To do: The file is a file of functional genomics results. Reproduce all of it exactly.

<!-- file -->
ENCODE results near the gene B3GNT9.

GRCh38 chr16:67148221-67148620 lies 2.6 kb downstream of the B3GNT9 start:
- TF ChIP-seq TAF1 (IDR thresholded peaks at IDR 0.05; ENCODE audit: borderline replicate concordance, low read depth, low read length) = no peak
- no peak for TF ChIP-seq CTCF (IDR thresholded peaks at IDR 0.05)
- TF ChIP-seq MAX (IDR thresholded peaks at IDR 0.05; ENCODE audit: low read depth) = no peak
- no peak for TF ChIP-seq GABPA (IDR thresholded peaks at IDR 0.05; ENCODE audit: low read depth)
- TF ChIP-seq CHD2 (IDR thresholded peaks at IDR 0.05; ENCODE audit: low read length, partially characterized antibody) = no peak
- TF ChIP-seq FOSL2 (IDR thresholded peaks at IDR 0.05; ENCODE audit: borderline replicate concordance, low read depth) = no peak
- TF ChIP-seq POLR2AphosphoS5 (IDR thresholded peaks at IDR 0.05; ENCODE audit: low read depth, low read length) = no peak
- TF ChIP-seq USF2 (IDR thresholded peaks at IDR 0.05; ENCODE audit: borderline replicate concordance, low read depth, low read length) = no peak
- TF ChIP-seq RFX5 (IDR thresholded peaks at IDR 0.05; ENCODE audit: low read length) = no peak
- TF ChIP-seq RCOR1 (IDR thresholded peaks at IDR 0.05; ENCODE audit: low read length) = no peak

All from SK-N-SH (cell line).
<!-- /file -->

ENCODE results near the gene B3GNT9.

GRCh38 chr16:67148221-67148620 lies 2.6 kb downstream of the B3GNT9 start:
- TF ChIP-seq TAF1 (IDR thresholded peaks at IDR 0.05; ENCODE audit: borderline replicate concordance, low read depth, low read length) = no peak
- no peak for TF ChIP-seq CTCF (IDR thresholded peaks at IDR 0.05)
- TF ChIP-seq MAX (IDR thresholded peaks at IDR 0.05; ENCODE audit: low read depth) = no peak
- no peak for TF ChIP-seq GABPA (IDR thresholded peaks at IDR 0.05; ENCODE audit: low read depth)
- TF ChIP-seq CHD2 (IDR thresholded peaks at IDR 0.05; ENCODE audit: low read length, partially characterized antibody) = no peak
- TF ChIP-seq FOSL2 (IDR thresholded peaks at IDR 0.05; ENCODE audit: borderline replicate concordance, low read depth) = no peak
- TF ChIP-seq POLR2AphosphoS5 (IDR thresholded peaks at IDR 0.05; ENCODE audit: low read depth, low read length) = no peak
- TF ChIP-seq USF2 (IDR thresholded peaks at IDR 0.05; ENCODE audit: borderline replicate concordance, low read depth, low read length) = no peak
- TF ChIP-seq RFX5 (IDR thresholded peaks at IDR 0.05; ENCODE audit: low read length) = no peak
- TF ChIP-seq RCOR1 (IDR thresholded peaks at IDR 0.05; ENCODE audit: low read length) = no peak

All from SK-N-SH (cell line).